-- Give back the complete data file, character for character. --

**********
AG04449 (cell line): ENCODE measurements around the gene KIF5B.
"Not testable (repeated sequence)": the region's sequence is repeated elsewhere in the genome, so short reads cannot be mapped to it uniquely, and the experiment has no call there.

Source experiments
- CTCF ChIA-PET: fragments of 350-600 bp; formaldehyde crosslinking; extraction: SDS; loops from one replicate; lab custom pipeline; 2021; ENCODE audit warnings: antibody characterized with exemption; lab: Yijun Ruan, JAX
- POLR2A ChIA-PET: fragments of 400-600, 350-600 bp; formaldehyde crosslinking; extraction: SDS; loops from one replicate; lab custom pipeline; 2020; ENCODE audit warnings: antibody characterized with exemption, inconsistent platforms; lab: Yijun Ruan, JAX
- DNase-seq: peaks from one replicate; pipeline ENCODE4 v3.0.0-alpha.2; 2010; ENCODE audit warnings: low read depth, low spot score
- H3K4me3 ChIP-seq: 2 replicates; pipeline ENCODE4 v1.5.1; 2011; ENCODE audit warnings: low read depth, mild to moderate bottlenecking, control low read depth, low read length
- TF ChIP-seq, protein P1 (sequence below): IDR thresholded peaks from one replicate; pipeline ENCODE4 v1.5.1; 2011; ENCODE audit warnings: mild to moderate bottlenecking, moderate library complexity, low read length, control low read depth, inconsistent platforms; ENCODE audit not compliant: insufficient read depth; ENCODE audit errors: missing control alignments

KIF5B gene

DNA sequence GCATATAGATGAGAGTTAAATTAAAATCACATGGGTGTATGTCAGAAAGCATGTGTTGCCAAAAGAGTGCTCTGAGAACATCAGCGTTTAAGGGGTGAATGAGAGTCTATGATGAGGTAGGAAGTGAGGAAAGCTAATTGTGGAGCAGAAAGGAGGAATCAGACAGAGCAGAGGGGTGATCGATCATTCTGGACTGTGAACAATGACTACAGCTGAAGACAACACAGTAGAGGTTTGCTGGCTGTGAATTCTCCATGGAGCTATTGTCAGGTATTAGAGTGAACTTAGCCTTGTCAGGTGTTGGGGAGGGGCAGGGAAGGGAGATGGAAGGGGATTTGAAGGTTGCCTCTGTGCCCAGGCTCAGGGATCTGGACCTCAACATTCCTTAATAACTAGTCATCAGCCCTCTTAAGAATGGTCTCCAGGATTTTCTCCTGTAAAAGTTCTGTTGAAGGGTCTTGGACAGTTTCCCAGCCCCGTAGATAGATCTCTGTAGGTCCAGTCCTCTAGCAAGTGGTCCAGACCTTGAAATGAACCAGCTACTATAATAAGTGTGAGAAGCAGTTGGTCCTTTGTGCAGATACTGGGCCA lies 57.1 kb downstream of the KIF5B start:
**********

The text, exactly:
AG04449 (cell line): ENCODE measurements around the gene KIF5B.
"Not testable (repeated sequence)": the region's sequence is repeated elsewhere in the genome, so short reads cannot be mapped to it uniquely, and the experiment has no call there.

Source experiments
- CTCF ChIA-PET: fragments of 350-600 bp; formaldehyde crosslinking; extraction: SDS; loops from one replicate; lab custom pipeline; 2021; ENCODE audit warnings: antibody characterized with exemption; lab: Yijun Ruan, JAX
- POLR2A ChIA-PET: fragments of 400-600, 350-600 bp; formaldehyde crosslinking; extraction: SDS; loops from one replicate; lab custom pipeline; 2020; ENCODE audit warnings: antibody characterized with exemption, inconsistent platforms; lab: Yijun Ruan, JAX
- DNase-seq: peaks from one replicate; pipeline ENCODE4 v3.0.0-alpha.2; 2010; ENCODE audit warnings: low read depth, low spot score
- H3K4me3 ChIP-seq: 2 replicates; pipeline ENCODE4 v1.5.1; 2011; ENCODE audit warnings: low read depth, mild to moderate bottlenecking, control low read depth, low read length
- TF ChIP-seq, protein P1 (sequence below): IDR thresholded peaks from one replicate; pipeline ENCODE4 v1.5.1; 2011; ENCODE audit warnings: mild to moderate bottlenecking, moderate library complexity, low read length, control low read depth, inconsistent platforms; ENCODE audit not compliant: insufficient read depth; ENCODE audit errors: missing control alignments

KIF5B gene

DNA sequence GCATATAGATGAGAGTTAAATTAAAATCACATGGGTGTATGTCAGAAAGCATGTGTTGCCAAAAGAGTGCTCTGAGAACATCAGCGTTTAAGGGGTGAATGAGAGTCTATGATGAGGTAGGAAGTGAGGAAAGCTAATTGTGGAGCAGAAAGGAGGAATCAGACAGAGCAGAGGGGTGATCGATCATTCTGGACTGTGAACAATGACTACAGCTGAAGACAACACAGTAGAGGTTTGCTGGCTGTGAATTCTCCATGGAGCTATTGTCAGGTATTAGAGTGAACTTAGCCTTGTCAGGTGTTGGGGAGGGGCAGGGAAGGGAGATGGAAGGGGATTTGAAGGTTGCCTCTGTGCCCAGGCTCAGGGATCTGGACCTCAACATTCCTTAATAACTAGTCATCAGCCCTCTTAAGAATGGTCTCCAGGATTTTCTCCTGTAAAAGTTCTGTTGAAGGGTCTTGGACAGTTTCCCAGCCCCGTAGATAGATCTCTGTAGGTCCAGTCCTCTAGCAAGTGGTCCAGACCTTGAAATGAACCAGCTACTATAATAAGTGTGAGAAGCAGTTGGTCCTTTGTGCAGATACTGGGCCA lies 57.1 kb downstream of the KIF5B start: